Does the Northwest Have a Prayer of Landing Amazon’s HQ2?

Not really, an executive implied at a technology conference. The company quickly disavowed that view.

EVERETT — It went from little chance to no chance to a sliver of a chance in the space of a few hours.

Amazon executive Jeff Wilke told a GeekWire Summit on Tuesday that the retail giant won’t build a second headquarters in the Pacific Northwest. The site is being called HQ2.

“Not everybody wants to live in the Northwest,” said Wilke in an article in GeekWire, a Seattle technology news site. “It’s been terrific for me and my family, but I think we may find another location allows us to recruit a different collection of employees.”

The company released a statement Wednesday walking back those comments: “We will give serious consideration to every HQ2 proposal we receive from across North America, including from communities across the Pacific Northwest.”

Amazon announced last month that it would build a second completely equal headquarters somewhere in North America. The company is seeking proposals by Oct. 19.

The company wants to start with at least a half million square feet of building space and possibly expand to as much as 8 million square feet by 2027, or roughly the size of the Seattle campus. The company is seeking tax breaks, grants and other incentives.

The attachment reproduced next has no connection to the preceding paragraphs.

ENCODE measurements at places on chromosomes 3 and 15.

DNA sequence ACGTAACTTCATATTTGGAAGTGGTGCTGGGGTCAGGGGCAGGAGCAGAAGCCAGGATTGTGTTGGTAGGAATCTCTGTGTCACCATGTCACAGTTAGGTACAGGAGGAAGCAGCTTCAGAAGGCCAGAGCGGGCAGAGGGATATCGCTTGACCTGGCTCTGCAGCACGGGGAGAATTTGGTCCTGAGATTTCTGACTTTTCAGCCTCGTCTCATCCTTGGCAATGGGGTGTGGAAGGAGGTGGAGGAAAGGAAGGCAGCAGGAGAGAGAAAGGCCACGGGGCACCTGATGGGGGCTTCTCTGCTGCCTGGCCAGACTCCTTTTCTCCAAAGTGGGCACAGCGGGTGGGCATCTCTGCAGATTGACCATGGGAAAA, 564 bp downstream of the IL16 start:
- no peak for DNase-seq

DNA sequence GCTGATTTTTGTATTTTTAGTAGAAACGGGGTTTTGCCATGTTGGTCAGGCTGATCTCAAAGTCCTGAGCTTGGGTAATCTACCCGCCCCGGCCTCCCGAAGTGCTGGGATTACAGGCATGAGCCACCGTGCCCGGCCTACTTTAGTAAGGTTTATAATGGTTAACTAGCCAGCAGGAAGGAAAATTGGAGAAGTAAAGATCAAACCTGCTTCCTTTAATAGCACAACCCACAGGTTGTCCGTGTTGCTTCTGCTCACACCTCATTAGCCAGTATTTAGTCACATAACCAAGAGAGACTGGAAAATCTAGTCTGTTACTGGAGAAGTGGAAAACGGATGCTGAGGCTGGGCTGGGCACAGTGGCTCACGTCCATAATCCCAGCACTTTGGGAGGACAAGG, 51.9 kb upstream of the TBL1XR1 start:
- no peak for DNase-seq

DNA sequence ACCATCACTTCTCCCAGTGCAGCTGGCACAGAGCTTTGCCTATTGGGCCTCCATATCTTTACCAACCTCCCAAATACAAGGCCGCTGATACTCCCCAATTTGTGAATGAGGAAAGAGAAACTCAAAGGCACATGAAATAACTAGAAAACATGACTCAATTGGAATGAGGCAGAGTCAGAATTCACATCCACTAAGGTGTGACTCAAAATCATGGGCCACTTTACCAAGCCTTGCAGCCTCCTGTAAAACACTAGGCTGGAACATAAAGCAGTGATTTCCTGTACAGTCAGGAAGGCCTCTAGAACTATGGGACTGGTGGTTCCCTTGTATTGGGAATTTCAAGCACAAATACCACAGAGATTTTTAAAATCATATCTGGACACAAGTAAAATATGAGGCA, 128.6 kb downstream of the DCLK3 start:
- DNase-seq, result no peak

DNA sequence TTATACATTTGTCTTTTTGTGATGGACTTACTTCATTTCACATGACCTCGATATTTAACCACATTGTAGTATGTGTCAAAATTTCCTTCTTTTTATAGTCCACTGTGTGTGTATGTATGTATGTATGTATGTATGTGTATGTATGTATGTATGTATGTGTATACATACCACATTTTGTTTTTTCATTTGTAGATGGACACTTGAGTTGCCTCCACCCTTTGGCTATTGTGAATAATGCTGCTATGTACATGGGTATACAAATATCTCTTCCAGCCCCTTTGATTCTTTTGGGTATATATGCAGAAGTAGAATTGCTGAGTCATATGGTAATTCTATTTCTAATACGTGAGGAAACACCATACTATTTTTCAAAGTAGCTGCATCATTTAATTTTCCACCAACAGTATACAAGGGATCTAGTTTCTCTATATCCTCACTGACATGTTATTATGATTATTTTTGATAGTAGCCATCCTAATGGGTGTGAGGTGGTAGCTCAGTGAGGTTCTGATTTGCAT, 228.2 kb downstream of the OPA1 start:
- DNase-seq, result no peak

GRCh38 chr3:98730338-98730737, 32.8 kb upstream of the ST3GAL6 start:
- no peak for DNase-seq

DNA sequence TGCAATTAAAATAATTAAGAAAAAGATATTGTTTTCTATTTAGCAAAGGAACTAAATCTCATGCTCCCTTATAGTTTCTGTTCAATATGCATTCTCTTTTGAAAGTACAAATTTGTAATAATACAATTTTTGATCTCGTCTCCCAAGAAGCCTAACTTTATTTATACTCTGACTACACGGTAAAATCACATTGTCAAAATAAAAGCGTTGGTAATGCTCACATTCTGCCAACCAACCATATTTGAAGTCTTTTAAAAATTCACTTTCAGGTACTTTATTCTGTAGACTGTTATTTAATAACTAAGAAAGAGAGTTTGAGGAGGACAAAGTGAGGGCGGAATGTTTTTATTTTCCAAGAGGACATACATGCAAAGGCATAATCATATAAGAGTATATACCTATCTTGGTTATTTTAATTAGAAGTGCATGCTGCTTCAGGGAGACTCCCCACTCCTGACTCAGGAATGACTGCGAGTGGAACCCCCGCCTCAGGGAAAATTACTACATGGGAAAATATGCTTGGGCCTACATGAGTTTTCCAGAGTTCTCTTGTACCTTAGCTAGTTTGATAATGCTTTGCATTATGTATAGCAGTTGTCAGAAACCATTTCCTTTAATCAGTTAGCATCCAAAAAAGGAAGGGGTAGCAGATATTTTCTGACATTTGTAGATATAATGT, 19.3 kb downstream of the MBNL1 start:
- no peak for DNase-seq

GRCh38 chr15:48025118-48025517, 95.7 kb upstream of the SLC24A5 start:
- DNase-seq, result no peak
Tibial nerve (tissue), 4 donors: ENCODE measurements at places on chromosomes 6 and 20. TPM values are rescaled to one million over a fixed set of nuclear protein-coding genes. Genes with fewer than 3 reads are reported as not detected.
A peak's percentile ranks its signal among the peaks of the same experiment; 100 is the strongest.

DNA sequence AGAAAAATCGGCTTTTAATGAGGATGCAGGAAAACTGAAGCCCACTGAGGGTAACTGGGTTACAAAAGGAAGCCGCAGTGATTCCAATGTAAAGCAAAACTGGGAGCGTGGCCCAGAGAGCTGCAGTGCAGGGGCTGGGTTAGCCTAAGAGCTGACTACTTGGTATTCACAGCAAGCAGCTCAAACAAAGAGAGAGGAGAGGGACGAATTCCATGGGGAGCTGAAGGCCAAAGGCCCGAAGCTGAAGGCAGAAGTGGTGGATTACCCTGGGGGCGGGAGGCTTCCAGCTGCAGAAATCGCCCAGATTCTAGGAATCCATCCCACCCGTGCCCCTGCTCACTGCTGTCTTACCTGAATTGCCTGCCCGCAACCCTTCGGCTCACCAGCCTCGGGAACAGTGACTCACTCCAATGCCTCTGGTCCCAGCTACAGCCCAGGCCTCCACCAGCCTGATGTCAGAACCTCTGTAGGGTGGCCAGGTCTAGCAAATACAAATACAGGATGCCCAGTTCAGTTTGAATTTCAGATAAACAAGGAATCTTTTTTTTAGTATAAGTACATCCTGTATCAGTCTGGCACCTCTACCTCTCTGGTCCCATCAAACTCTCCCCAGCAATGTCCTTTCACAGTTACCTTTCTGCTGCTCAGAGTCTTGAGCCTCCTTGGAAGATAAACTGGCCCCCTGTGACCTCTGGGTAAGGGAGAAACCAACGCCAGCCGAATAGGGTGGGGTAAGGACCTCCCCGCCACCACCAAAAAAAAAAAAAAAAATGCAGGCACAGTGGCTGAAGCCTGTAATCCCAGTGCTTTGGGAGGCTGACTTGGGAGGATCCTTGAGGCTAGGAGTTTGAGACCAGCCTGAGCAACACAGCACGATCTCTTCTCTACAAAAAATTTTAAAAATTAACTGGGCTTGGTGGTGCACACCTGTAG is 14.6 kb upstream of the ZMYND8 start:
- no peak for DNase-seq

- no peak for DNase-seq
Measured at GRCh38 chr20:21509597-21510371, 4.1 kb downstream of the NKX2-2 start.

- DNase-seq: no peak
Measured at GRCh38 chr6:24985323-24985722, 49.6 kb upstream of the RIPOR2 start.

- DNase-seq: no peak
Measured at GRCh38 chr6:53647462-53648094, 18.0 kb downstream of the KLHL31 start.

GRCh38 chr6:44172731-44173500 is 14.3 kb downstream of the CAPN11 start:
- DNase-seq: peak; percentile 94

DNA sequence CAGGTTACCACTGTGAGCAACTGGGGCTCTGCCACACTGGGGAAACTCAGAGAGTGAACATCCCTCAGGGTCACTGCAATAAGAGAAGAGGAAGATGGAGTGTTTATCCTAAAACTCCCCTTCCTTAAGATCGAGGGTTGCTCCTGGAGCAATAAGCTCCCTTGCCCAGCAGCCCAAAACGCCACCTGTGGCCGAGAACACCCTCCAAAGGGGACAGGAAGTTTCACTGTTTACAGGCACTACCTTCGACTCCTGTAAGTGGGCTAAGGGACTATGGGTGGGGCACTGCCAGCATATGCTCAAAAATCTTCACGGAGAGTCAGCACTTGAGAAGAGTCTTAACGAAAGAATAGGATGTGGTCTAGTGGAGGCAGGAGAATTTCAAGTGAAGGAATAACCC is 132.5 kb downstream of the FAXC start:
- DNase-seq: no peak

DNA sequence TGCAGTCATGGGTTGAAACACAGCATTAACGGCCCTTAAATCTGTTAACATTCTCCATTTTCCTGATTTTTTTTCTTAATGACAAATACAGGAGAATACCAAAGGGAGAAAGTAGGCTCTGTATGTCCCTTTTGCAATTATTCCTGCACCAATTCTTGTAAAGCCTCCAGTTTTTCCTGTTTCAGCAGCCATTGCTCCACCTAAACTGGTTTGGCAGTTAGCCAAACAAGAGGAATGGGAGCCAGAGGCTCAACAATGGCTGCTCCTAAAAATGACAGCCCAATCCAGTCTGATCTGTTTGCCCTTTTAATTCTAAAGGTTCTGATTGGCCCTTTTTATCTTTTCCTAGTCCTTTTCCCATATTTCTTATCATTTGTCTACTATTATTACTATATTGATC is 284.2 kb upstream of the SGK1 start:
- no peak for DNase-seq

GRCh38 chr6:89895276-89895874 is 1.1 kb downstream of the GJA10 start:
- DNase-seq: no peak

A host of cities have been making efforts trying to entice Amazon to build in their back yard and bring tens of thousands of well-paying tech jobs.

Last week, Snohomish and King counties and the Tulalip Tribes submitted a joint proposal featuring several sites in the counties, including the Lynnwood City Center, on undeveloped land in Tulalip and Bothell’s Canyon Park.

On Monday, Pierce County submitted its own proposal, saying it felt its bid would be stronger without Snohomish and King counties.

Snohomish and King county officials submitted their bid knowing it could face tough sledding in this competition. The exercise isn’t just a wasted effort.

“We are constantly working to bring more companies and employers to the region,” Snohomish County Councilman Terry Ryan said. “The more we do this, the better we get at it and the more likely it is that we’re going to land some major employers coming out here.”

State Sen. Guy Palumbo, D-Maltby, a former senior manager with Amazon, said shortly after the competition was announced the region should go through the process to see what could happen.

“If it doesn’t work out for 50,000 workers and HQ2, it doesn’t mean we won’t entice them to bring a couple thousand jobs to Snohomish County,” he said at the time.

Jim Davis: 425-339-3097;; @HBJnews.

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